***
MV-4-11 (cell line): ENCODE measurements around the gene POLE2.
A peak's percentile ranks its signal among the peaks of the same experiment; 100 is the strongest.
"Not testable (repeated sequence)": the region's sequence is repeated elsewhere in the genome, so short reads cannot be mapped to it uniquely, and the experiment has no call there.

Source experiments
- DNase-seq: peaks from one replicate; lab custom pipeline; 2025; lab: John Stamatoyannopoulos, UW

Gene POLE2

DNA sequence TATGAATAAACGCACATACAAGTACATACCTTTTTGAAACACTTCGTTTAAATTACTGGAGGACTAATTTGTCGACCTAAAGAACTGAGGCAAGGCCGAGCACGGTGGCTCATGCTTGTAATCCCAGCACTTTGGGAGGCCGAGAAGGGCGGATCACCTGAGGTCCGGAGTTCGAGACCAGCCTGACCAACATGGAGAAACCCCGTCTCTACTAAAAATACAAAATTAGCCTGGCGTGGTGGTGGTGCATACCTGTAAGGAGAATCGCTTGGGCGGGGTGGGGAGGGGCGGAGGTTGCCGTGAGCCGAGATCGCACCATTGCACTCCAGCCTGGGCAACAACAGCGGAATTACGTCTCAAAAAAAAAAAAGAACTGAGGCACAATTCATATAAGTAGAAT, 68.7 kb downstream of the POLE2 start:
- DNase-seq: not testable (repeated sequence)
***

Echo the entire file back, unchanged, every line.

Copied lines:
MV-4-11 (cell line): ENCODE measurements around the gene POLE2.
A peak's percentile ranks its signal among the peaks of the same experiment; 100 is the strongest.
"Not testable (repeated sequence)": the region's sequence is repeated elsewhere in the genome, so short reads cannot be mapped to it uniquely, and the experiment has no call there.

Source experiments
- DNase-seq: peaks from one replicate; lab custom pipeline; 2025; lab: John Stamatoyannopoulos, UW

Gene POLE2

DNA sequence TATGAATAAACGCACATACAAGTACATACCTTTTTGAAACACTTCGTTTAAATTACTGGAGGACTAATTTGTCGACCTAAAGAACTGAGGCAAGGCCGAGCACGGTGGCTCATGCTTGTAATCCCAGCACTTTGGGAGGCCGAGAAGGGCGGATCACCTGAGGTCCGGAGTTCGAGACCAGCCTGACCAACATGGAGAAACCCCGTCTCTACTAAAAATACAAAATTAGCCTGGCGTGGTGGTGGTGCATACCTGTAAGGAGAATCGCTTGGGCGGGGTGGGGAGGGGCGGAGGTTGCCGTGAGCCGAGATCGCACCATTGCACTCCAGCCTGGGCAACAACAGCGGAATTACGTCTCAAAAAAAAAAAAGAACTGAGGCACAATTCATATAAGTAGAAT, 68.7 kb downstream of the POLE2 start:
- DNase-seq: not testable (repeated sequence)